Irish coach Parseghian dies.
Ara Parseghian, who took over a foundering Notre Dame football program and restored it to glory with two national championships in 11 seasons, has died. He was 94.
Ara Parseghian reached the pinnacle of his profession at Notre Dame and endured the most painful personal losses as a father and grandfather.
He walked away from coaching at the age of 51 after winning two national championships and a record of 95-17-4, but he never really left the Fighting Irish. He built a legacy through philanthropy that he hoped would be far more meaningful than any of his many victories.
Parseghian died Wednesday at his home in Granger, Ind., where he lived with Katie Parseghian, his wife of 68 years. He was 94.
Parseghian had recently returned home after spending more than a week in a nursing care facility in South Bend, Ind. He was treated for an infection in his surgically repaired hip, and was still receiving round-the-clock care at home.
Despite his 95 career wins, the most memorable game he ever coached was probably one of those four ties.
In a matchup dubbed the Game of the Century, No. 1 Notre Dame tied No. 2 Michigan State 10-10 in 1966 and went on to win the national title. Decades later, Parseghian would still bristle over suggestions he was too conservative at the end of the game. He would joke with his players that the result made them famous forever.
“Ara always said I tied the game just to keep you guys name in the paper all these years,” said Terry Hanratty, Notre Dame’s quarterback in that game. “Think about it: Had somebody won, five years later nobody would have remembered it.”
In 1980, Parseghian was inducted into the College Football Hall of Fame.
Notre Dame president Rev. John Jenkins will preside over a mass for Parseghian on Sunday at the Basilica of the Sacred Heart on the campus of Notre Dame. A public memorial service will be held later at the Joyce Center.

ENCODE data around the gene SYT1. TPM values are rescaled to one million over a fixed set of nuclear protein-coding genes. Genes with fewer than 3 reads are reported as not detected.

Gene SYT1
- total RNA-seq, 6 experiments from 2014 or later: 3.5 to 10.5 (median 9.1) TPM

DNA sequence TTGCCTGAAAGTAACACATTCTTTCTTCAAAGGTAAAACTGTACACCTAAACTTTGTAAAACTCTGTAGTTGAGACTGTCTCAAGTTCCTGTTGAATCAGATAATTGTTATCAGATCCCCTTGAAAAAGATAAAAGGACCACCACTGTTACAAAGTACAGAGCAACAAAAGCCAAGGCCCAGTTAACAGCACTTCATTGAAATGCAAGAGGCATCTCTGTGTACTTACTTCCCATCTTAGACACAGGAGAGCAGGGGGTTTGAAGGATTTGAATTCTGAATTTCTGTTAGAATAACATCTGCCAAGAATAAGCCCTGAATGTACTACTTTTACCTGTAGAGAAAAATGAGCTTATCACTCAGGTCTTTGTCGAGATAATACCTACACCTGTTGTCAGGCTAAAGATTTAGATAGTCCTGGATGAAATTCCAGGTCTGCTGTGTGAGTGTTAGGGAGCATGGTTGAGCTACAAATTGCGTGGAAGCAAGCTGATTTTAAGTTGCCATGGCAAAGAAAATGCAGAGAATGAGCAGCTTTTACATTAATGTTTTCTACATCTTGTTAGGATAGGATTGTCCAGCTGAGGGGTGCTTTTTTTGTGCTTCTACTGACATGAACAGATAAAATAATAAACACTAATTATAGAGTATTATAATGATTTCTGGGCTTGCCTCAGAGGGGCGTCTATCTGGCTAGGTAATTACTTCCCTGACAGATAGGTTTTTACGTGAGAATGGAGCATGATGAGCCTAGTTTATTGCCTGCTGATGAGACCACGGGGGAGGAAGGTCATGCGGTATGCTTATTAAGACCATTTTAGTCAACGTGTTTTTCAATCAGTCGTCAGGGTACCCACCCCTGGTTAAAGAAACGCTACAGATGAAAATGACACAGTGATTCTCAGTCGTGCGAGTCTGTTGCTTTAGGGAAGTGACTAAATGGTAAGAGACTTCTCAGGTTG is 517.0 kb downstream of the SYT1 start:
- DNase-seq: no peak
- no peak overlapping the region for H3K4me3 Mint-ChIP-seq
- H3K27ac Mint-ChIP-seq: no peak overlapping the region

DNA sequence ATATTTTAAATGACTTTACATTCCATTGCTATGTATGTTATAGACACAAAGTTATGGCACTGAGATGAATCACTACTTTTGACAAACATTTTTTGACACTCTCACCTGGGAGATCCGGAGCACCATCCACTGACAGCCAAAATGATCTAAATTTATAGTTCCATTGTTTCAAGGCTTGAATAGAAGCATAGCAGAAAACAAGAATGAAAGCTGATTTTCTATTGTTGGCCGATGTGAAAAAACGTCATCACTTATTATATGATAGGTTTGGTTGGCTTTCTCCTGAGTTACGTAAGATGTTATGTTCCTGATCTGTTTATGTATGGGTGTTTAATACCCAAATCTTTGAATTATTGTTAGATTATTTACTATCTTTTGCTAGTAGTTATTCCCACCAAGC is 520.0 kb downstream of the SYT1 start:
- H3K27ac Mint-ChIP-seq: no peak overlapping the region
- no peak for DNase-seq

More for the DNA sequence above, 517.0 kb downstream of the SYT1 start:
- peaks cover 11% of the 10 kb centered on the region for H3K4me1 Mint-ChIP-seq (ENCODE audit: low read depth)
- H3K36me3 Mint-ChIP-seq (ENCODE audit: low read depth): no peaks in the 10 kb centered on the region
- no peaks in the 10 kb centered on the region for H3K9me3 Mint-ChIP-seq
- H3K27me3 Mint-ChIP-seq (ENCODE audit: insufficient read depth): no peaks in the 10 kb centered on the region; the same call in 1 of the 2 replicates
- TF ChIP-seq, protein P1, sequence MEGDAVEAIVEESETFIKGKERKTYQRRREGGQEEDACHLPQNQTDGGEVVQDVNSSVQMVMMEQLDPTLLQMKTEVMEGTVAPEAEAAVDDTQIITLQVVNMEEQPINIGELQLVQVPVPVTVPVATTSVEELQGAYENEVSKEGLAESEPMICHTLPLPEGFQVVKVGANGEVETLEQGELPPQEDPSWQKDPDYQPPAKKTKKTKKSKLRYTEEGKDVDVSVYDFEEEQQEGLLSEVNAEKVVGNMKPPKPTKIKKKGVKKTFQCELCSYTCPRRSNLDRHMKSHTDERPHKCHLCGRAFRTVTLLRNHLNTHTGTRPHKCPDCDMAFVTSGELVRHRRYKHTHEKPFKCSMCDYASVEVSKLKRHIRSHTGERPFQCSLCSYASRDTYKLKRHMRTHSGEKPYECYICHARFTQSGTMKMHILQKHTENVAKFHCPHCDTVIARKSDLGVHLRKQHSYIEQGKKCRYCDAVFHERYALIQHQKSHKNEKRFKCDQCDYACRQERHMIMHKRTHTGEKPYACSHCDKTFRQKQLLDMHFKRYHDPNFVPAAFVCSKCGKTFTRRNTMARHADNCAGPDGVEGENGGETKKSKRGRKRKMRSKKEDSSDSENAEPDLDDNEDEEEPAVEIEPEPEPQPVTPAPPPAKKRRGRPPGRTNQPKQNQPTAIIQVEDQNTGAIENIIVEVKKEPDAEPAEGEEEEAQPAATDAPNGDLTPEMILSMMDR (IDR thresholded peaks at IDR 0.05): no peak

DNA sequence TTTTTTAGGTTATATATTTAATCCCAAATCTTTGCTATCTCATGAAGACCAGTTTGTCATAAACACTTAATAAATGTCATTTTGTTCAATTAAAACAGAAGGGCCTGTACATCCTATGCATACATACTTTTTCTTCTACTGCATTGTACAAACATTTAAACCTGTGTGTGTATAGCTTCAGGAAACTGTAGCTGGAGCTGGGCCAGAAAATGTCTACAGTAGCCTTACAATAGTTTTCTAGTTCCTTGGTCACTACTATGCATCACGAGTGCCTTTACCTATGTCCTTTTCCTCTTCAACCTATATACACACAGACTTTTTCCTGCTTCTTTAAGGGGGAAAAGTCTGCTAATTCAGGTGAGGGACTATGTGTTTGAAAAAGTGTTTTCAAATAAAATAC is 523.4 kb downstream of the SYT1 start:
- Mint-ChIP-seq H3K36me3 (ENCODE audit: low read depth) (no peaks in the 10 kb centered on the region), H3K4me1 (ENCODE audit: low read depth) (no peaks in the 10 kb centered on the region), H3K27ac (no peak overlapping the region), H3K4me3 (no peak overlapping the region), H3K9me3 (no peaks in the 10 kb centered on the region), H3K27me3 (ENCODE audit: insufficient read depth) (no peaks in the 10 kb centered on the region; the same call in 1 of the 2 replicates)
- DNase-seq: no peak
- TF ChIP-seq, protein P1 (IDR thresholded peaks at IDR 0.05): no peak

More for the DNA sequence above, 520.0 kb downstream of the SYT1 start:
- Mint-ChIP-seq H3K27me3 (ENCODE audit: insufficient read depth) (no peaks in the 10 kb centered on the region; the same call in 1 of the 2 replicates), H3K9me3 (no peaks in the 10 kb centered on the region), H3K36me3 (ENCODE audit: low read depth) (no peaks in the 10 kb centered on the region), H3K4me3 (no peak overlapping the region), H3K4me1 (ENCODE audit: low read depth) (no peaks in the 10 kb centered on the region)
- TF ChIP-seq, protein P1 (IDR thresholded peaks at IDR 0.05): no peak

Parseghian took over at Notre Dame in 1964 when the Fighting Irish were down. They hadn’t had a winning season in five years and had gone 2-7 in 1963. He quickly restored the Golden Dome’s luster and led the Irish to national titles in 1966 and 1973. He abruptly retired after the 1974 season, saying he was worn out and ready for a change. Despite offers from other colleges and NFL teams, he never returned to coaching.
His .836 winning percentage puts him third on Notre Dame’s coaching list behind fellow College Football Hall of Famers Knute Rockne (.881) and Frank Leahy (.855). At Notre Dame, they are considered the “Holy Trinity” of coaches. Only Rockne (105, 1918-30) and Lou Holtz (100, 1986-96) won more total games at Notre Dame than Parseghian.
“When you find any successful coach, there’s always a portion of the players who didn’t like him. From the top All-American to the guy who never got to see the field, everybody loved Ara,” Hanratty said. “That’s a really great human being.”
Parseghian started his coaching career at Miami University, his alma mater, and then spent eight seasons leading Northwestern.
Parseghian didn’t just revive Notre Dame football. He made Fighting Irish fans believe in the program again. He began his tenure in South Bend with an impromptu pep rally that drew 2,000 students to the steps of a residence hall and eventually persuaded Notre Dame to end its longstanding policy against playing in bowl games.
In 1994, his family was hit with devastating news. Three of his son Mike’s children were found to have Niemann-Pick disease type C. Parseghian helped create the Ara Parseghian Medical Foundation in response.
The Parseghians lost three grandchildren between the ages of 9 and 16 to Niemann-Pick disease from 1997-2005. The foundation has raised more than $45 million for research.
In 2014, Parseghian’s daughter, Karan Burke, died at 61.
Parseghian is survived by wife Katie, son Michael and daughter Kristan.
Notre Dame players give coach Ara Parseghian a ride after the Irish defeated Alabama 24-23 in the Sugar Bowl to win the 1973 national championship.